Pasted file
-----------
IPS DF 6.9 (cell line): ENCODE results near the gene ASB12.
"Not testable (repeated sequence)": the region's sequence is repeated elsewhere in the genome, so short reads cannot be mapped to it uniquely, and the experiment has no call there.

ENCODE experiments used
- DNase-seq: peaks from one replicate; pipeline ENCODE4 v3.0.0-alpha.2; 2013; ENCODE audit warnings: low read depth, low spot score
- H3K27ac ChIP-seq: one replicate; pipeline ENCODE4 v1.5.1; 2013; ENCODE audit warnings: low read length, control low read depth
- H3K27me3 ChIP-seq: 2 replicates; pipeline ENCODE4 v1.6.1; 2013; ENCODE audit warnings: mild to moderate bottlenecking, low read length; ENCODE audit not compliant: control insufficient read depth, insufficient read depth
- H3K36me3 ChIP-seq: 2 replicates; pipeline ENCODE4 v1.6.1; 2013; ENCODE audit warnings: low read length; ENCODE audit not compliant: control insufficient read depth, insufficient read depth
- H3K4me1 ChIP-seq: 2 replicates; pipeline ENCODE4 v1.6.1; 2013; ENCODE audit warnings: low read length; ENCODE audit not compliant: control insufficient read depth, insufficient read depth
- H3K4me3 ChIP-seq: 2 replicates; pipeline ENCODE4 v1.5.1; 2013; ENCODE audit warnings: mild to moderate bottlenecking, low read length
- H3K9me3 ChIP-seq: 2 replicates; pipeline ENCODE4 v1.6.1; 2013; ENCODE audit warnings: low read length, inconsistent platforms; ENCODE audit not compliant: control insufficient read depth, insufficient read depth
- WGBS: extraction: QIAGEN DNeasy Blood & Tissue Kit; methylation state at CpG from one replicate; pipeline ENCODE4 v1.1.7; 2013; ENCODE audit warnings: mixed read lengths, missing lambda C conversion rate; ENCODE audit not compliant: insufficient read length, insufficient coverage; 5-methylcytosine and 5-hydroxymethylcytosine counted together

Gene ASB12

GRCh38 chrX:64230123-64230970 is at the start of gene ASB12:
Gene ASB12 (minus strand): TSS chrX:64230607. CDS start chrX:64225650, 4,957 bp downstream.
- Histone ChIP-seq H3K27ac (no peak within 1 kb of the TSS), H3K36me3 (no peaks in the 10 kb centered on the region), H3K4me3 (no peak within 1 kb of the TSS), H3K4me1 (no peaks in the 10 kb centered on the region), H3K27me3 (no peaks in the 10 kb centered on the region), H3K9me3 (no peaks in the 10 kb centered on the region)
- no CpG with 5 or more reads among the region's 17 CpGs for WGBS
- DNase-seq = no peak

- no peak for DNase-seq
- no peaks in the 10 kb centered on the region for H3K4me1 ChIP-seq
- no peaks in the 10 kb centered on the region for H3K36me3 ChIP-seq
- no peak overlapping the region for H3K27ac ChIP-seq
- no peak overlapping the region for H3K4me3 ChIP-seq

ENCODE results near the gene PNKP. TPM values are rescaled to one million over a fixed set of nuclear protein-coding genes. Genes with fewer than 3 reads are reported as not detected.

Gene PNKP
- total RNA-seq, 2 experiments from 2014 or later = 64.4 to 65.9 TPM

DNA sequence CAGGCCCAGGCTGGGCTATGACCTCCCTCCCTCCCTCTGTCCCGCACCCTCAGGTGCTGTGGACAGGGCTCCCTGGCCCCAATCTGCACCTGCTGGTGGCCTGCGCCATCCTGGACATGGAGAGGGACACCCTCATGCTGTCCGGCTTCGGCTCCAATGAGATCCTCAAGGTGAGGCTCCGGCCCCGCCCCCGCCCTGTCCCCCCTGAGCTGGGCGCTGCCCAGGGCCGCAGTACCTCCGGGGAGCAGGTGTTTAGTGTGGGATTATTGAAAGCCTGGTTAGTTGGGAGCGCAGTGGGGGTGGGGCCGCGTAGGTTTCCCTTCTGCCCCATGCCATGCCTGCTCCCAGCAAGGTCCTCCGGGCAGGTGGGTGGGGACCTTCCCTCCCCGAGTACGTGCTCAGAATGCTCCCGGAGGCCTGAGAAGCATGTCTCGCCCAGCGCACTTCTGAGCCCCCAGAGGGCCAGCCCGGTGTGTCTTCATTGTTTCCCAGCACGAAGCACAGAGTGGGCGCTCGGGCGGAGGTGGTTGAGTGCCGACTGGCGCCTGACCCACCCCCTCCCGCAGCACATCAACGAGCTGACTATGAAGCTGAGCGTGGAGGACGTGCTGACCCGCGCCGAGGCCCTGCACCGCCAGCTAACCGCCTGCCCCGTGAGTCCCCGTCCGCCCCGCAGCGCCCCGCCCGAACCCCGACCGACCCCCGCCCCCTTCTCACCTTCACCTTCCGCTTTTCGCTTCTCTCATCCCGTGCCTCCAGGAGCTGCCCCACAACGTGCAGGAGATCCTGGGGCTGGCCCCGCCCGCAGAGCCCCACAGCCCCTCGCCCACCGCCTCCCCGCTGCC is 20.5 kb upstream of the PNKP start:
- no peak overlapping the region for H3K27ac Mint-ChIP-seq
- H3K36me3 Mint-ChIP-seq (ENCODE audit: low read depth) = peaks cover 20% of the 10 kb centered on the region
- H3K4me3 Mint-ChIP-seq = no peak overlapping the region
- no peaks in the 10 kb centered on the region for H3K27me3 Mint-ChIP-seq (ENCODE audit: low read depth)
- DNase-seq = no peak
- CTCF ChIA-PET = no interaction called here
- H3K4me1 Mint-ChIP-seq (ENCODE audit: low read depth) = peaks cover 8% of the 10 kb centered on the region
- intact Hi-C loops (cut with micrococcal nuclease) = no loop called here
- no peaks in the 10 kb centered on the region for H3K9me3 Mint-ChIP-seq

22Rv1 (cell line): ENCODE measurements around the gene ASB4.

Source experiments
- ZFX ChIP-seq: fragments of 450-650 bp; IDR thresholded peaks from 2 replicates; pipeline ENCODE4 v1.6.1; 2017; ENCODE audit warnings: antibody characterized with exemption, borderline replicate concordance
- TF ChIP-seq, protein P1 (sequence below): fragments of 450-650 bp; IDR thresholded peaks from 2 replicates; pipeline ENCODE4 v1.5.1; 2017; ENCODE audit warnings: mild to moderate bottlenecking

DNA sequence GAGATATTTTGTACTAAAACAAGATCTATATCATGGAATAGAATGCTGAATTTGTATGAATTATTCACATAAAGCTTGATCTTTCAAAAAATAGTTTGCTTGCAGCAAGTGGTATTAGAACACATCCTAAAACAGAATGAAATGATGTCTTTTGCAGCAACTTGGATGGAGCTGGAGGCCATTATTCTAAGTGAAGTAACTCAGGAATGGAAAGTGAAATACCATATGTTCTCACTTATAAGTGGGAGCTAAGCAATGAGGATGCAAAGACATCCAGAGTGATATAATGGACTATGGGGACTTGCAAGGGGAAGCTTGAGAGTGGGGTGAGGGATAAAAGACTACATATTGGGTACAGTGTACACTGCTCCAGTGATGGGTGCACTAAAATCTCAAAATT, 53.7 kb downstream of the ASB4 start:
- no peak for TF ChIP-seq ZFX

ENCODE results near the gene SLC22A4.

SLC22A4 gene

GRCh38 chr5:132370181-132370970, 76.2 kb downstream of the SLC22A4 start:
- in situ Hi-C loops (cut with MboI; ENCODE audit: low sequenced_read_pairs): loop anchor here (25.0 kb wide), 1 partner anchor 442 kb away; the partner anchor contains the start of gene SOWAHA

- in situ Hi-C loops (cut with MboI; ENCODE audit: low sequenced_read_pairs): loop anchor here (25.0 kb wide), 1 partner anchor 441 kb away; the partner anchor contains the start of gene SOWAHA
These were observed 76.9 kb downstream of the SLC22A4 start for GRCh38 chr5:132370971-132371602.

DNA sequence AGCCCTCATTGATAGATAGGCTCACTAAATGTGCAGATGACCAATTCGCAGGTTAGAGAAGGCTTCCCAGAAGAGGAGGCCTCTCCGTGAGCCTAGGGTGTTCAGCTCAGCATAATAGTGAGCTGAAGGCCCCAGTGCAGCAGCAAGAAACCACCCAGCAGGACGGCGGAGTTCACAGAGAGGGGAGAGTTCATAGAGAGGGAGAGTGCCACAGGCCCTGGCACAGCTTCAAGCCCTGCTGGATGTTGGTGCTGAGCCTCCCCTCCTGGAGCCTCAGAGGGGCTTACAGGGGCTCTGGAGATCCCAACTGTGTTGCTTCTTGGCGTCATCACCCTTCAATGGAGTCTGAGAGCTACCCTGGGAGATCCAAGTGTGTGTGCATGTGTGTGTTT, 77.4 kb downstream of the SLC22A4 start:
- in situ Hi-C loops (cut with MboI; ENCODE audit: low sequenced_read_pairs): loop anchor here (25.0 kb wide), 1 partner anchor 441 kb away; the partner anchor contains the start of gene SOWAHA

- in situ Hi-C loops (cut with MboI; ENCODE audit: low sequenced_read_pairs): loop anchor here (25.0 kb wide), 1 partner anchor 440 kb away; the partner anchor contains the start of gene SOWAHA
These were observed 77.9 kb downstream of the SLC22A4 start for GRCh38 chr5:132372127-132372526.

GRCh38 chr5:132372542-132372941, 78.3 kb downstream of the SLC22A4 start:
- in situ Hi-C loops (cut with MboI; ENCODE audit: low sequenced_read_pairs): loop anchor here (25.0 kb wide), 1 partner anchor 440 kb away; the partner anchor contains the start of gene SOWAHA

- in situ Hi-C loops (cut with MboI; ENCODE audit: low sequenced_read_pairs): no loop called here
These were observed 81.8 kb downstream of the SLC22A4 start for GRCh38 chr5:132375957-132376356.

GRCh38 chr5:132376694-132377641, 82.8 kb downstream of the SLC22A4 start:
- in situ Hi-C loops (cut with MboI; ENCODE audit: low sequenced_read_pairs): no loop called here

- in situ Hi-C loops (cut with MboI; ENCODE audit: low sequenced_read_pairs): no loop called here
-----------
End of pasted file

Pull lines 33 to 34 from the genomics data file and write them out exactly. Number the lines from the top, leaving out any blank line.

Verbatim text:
- H3K4me1 Mint-ChIP-seq (ENCODE audit: low read depth) = peaks cover 8% of the 10 kb centered on the region
- intact Hi-C loops (cut with micrococcal nuclease) = no loop called here